In Brief: Astronomy in the Renaissance

Thanks to the Teenage Mutant Ninja Turtles, among other things, the Renaissance period is perhaps best known for its art and culture. But science went through a real Renaissance during the Renaissance as well. Astronomy, in particular, was a field that saw a number of significant discoveries.

Astronaissance? Renaisstronomy?

As everyone knows, astronomy in the pre-Renaissance Middle Ages was based on Ptolemy’s geocentric model (i.e., Earth is the center of the universe). It is highly unlikely, however, that many astronomers of the Middle Ages had actually read Ptolemy’s writings. Derivations of Ptolemy’s work were more common points of reference, including a series of textbooks known collectively as the Theorica Planetarum—roughly translated, “Planetary Theory”.


To predict planetary motion across the heavens, Renaissance astronomers utilized the Alfonsine Tables. These tables were based on models presented in Ptolemy’s Almagest, but incorporated a number of modifications developed by later stargazers.

Round about 1450 CE, Austrian astronomer Georg “Gorgeous George” von Peuerbach took up a lecturer’s position at the University of Vienna, in the heart of the land of tiny sausages. A student of Peuerbach’s with the name of a dinosaur discovered in Montana, Regiomontanus, collected lecture notes and published them as the Theoricae Novae Planetarum in the 1470s. This “New Planetary Theory” then became the go-to textbook for advanced astronomy.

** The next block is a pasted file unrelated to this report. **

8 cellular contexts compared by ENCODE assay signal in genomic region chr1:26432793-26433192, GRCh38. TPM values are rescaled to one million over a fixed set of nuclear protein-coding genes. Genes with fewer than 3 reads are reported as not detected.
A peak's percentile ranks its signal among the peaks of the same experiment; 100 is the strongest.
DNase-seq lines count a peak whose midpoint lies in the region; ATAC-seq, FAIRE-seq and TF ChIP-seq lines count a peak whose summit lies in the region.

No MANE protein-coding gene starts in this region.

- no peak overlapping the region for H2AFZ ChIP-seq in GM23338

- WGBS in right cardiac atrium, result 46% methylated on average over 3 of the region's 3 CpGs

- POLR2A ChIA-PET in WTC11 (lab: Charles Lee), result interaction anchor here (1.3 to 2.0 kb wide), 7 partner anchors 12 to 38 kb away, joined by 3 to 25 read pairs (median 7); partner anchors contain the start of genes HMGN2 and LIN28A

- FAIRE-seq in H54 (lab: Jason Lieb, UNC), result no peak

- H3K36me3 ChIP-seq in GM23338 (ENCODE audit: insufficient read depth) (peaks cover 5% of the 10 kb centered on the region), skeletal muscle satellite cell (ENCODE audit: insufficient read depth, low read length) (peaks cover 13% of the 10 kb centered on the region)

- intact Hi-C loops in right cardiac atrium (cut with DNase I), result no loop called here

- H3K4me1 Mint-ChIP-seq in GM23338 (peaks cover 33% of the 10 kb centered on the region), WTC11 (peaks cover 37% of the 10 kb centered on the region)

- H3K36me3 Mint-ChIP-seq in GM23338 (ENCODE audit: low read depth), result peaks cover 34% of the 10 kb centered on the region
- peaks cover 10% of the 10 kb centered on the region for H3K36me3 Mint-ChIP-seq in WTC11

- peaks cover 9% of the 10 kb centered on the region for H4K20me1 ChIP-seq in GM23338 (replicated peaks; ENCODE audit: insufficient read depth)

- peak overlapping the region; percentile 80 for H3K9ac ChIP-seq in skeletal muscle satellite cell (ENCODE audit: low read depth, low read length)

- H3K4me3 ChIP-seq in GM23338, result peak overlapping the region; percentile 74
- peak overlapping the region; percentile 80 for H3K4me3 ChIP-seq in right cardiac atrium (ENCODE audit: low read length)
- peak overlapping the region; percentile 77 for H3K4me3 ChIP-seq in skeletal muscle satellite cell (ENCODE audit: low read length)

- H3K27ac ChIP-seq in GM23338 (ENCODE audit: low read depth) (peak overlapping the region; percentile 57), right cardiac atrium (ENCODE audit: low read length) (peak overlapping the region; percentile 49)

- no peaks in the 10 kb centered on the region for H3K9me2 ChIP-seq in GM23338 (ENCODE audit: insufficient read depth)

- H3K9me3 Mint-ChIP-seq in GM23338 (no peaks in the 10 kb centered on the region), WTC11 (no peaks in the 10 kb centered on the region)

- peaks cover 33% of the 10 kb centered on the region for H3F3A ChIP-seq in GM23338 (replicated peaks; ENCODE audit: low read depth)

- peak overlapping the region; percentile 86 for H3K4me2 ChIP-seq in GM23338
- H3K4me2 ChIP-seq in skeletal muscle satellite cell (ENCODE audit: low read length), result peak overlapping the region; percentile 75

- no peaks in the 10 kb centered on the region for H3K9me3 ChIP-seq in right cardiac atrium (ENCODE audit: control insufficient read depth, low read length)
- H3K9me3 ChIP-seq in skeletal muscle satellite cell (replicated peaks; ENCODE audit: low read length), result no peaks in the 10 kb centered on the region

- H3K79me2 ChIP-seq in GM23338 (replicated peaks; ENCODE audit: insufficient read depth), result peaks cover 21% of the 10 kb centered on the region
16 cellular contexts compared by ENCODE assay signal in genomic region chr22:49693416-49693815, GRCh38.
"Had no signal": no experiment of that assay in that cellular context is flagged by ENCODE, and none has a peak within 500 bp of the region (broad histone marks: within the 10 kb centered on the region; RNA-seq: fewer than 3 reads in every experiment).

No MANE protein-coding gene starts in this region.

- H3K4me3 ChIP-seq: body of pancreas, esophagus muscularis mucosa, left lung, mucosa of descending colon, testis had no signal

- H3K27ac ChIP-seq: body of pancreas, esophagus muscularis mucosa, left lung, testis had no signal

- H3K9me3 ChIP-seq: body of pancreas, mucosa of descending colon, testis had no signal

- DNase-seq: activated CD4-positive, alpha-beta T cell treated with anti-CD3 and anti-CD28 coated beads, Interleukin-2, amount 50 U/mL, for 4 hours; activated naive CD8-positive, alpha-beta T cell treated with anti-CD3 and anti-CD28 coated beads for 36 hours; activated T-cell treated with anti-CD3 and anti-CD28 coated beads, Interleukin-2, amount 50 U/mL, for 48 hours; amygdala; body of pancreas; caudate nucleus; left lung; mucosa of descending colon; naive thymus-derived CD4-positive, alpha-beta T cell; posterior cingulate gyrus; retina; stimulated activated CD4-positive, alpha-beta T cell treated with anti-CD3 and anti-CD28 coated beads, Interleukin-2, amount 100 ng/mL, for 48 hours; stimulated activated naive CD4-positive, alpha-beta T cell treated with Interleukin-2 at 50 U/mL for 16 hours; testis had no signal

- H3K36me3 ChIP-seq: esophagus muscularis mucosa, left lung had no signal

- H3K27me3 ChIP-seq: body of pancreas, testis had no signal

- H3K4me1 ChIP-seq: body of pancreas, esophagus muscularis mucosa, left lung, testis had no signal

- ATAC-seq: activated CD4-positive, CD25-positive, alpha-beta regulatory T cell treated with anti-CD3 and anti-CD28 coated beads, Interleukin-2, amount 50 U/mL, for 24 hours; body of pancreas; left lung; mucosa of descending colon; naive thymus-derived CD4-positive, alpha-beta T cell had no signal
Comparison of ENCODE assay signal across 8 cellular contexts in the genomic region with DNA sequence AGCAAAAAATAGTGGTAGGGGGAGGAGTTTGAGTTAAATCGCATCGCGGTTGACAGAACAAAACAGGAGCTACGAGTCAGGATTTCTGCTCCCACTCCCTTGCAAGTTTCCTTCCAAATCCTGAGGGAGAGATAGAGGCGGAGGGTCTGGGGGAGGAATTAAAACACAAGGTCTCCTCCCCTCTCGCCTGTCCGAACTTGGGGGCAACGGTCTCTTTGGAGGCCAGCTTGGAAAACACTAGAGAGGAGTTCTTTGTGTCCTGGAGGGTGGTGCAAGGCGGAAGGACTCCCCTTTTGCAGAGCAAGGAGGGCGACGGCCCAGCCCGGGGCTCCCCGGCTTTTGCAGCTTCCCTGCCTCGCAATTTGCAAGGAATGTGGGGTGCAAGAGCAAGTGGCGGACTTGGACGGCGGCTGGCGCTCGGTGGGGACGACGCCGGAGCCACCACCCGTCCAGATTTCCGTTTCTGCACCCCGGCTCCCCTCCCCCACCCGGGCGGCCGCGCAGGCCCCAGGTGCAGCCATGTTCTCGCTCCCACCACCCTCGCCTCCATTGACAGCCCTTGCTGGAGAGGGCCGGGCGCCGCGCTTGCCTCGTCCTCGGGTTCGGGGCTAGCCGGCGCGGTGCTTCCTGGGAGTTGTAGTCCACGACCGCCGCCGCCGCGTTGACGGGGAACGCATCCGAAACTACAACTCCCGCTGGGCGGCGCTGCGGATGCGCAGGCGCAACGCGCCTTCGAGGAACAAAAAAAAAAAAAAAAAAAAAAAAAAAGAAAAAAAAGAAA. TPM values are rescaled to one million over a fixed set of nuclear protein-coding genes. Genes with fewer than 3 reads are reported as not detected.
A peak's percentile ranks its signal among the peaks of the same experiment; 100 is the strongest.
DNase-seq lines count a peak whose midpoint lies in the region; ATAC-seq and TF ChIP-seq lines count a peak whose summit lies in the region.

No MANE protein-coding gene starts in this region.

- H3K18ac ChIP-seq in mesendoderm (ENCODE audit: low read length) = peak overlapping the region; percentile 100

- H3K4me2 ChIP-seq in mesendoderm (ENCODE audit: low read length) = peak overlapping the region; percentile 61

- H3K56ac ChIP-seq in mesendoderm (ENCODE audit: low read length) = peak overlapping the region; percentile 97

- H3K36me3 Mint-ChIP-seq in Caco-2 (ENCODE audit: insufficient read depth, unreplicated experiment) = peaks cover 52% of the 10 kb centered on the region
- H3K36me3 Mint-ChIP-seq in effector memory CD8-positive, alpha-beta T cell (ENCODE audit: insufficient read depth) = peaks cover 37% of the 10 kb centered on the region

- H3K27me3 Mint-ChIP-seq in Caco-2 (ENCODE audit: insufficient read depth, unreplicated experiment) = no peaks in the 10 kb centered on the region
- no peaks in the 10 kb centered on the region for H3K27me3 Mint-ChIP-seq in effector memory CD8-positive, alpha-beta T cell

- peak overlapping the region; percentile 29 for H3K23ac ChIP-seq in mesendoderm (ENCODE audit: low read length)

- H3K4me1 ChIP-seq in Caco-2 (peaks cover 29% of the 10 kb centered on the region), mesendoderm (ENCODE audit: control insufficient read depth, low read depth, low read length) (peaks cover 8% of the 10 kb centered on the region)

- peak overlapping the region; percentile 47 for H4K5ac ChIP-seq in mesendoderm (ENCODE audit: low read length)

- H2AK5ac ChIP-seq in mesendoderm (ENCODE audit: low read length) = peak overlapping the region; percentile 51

In 1496, the Epitome of the Almagest, a work begun by Peuerbach and completed by Regiomontanus after his mentor’s death, was published. A summary of, commentary on, and companion piece to Ptolemy’s earlier work, its publication gave many scientists across Europe their first exposure the latest advances in Ptolemaic astronomy.

Copernicus Drops the Mic


Nicolas “Big Nick” Copernicus was the first of the New Wave of Renaissance Astronomers, taught with the Theoricae Novae Planetarum, to sign with a major label. In the early 1510s, Copernicus began to research a wild new theory—that the Earth revolves around the Sun!

For the rest of his days, Big Nick attempted to prove heliocentrism via a mathematical proof. His magnum opus, De Revolutionibus Orbium Coelestium (or “On the Revolutions of the Heavenly Spheres”), was finally published in 1543 as he was literally on his deathbed. Though the book proved that the sun, not the Earth, is the center of our solar system, Copernicus’ work is not as revolutionary as it is often deemed. The latter scientist’s writing is really more of an extension of the latter’s, as Copernicus follows Ptolemy’s methods and order of presentation to deduce a logical extension of and conclusion to the Almagest.

Photo credit: Norman B. Leventhal Map Center at the BPL via / CC BY